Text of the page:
More than 1,600 people in three states have been ordered into isolation after a mine worker tested positive to the coronavirus at a mine in the Northern Territory.
The chief minister, Michael Gunner, told reporters the man tested positive on Friday and is believed to have caught the virus while in hotel quarantine in Queensland.
The man travelled on a charter flight to the Newmont Corporation gold mine in the Tanami Desert on Friday 18 June. He is believed to have been infectious from 18 to 24 June.
He was asymptomatic and well, under the care of NT Health and being transferred to the Howard Springs Centre for National Resilience.
The Granites gold mine, 540km north-west of Alice Springs, had been shut down and 754 workers on-site were isolating.
A further 900 people, who had since flown to Darwin, Alice Springs, Perth and Brisbane, had also been ordered to isolate.
“We are confident we know all the people who have moved in and out of the mine site,” Gunner said.
“While we’ve never had a case of community transmission in the territory, we have constantly prepared for this situation.
“We’ll do everything we can to test, trace and track this virus, will always do whatever it takes to keep you safe.”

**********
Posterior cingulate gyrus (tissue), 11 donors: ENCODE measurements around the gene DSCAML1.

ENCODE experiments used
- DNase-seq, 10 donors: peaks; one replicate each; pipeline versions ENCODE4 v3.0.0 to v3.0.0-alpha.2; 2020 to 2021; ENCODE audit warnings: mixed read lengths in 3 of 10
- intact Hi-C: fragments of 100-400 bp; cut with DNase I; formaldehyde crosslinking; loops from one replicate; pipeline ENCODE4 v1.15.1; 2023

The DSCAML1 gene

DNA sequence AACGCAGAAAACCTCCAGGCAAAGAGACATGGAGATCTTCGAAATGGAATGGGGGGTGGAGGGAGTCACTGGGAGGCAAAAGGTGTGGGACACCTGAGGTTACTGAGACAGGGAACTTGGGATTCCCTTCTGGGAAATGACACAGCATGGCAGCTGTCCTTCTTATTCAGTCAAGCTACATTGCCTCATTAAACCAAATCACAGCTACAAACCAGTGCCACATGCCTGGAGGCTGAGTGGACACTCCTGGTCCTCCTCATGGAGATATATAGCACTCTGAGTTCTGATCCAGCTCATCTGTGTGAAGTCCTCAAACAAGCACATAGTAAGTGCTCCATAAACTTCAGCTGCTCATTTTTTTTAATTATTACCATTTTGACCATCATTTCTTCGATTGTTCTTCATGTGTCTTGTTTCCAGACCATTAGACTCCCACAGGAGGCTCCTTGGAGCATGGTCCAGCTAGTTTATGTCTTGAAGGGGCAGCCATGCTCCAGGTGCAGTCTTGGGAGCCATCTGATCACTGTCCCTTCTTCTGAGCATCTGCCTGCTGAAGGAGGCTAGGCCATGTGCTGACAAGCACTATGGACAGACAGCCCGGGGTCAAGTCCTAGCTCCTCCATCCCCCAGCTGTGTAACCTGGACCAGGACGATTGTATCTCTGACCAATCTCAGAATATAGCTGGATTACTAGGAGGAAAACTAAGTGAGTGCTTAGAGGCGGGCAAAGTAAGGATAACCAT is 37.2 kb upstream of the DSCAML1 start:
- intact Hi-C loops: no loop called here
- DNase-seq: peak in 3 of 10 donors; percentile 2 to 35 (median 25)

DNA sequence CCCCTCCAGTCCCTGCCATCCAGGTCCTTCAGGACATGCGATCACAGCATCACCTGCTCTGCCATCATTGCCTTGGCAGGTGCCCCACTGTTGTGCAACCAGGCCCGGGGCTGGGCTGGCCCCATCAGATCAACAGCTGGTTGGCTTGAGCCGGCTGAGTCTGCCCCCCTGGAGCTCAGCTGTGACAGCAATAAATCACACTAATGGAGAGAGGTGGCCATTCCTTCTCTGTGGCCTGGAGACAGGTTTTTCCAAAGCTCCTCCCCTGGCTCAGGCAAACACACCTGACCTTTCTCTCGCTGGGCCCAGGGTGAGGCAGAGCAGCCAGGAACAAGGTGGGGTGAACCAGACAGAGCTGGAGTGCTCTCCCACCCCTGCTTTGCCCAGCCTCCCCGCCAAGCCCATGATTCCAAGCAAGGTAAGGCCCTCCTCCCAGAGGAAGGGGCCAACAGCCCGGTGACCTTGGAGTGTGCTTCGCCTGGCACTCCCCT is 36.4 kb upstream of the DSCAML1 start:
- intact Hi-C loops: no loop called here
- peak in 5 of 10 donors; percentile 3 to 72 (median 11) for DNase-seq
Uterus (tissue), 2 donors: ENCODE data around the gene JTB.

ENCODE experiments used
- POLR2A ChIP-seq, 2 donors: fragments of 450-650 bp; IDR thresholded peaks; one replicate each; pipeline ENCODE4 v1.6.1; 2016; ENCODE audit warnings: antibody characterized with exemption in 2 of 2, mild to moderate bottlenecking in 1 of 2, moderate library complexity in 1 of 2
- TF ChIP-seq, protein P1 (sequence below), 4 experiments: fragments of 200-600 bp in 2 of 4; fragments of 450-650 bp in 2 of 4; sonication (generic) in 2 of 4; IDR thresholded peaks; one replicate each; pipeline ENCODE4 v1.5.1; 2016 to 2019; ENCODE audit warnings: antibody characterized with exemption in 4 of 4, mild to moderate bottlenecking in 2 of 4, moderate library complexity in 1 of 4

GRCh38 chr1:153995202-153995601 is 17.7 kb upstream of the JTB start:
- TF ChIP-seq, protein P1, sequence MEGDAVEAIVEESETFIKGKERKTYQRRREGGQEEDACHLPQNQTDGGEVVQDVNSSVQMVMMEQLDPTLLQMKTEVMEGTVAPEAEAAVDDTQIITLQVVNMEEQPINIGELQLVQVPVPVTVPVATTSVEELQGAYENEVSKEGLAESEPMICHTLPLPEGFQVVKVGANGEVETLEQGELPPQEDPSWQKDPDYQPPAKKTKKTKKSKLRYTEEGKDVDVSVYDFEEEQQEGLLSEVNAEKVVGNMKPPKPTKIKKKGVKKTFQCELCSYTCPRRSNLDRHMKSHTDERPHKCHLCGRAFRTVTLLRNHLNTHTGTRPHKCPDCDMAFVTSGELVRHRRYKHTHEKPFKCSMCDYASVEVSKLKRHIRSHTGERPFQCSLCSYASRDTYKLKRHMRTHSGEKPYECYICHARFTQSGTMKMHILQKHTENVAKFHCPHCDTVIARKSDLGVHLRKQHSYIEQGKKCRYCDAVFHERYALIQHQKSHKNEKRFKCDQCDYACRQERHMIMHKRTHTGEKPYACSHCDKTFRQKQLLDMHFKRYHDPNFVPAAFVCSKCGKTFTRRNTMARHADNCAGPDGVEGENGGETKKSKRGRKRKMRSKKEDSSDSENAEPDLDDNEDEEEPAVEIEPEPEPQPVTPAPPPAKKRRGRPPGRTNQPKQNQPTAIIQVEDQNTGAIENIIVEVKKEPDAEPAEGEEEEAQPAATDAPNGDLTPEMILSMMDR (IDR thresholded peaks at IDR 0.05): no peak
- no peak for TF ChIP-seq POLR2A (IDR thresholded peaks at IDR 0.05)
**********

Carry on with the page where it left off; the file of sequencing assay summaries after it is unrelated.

The strain of the man’s infection was not yet known, Gunner said, but health authorities were assuming it was the “worse case scenario” Delta strain.
The chief health officer, Dr Hugh Heggie, described the case as “a major contact tracing mission”.
“Due to the nature of the positive case being located at a fly-in, fly-out mine site, there are a large number of close contacts that have been identified and a major contact tracing mission is under way.
“We will continue to keep Territorians informed as more information comes to hand.
“It is vital that all people check-in and provide their contact details when visiting business and venues in the NT, to assist our health teams quickly undertake contact tracing as required.”